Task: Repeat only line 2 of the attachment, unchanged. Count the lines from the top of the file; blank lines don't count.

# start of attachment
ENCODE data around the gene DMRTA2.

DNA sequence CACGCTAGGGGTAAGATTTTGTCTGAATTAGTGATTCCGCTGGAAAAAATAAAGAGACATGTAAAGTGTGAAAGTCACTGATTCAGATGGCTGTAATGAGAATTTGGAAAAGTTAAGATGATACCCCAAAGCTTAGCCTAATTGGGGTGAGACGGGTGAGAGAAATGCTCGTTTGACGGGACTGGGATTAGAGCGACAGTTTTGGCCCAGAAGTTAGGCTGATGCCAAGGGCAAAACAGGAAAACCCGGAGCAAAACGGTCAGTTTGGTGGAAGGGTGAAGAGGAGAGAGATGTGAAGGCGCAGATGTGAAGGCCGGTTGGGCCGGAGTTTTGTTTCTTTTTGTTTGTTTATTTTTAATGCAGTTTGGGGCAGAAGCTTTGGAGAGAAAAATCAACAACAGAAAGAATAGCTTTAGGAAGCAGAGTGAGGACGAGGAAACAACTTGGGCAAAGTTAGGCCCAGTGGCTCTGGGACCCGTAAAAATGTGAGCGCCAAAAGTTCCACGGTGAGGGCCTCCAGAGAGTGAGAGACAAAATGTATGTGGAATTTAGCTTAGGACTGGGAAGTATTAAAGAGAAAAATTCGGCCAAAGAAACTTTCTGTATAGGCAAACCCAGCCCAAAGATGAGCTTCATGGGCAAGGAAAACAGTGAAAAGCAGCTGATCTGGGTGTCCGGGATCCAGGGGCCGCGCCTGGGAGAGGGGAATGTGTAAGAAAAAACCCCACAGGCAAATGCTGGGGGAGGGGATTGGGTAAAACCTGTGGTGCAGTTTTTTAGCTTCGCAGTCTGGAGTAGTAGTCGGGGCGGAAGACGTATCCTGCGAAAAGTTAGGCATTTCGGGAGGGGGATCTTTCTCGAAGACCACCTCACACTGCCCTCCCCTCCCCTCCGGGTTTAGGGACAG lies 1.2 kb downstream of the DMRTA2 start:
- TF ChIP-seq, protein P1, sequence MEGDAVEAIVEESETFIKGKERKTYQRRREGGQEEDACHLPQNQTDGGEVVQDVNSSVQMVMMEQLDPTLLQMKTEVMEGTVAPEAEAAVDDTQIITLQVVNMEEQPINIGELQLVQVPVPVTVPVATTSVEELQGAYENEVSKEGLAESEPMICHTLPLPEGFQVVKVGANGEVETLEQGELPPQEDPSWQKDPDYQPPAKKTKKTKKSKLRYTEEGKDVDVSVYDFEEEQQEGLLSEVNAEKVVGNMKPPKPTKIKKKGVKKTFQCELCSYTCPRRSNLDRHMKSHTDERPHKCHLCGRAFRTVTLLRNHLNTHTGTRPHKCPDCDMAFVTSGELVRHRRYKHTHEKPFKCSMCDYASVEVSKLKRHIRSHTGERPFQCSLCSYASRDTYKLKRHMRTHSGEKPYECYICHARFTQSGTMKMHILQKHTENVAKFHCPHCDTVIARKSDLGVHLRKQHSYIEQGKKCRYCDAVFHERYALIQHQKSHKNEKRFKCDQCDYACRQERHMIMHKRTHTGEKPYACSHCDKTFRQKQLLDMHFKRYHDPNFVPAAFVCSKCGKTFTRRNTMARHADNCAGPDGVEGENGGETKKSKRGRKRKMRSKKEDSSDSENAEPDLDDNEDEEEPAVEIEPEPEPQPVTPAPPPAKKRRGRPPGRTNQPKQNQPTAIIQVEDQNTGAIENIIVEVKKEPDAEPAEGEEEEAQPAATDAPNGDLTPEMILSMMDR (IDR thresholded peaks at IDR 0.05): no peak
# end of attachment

DNA sequence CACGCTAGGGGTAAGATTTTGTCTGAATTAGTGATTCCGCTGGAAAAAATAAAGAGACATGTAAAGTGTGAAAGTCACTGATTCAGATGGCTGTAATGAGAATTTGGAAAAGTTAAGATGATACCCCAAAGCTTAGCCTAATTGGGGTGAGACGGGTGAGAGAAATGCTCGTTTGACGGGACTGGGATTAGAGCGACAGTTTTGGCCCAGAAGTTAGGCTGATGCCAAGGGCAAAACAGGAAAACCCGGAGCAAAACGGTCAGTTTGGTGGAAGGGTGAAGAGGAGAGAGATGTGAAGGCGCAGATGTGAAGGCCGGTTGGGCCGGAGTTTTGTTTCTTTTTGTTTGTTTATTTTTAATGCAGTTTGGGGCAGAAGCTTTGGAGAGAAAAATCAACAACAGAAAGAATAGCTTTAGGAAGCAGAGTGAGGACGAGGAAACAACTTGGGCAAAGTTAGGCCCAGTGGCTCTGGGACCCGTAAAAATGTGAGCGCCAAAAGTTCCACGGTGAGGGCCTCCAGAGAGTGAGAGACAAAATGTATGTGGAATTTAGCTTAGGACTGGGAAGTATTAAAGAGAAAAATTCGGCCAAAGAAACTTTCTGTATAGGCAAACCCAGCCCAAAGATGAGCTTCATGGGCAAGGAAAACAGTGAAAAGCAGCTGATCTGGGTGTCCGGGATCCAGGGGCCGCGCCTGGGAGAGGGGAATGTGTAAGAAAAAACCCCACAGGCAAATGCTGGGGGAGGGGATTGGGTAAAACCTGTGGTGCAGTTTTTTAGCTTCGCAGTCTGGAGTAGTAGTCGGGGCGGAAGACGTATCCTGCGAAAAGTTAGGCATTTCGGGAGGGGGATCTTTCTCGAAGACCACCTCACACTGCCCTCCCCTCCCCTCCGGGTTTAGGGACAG lies 1.2 kb downstream of the DMRTA2 start: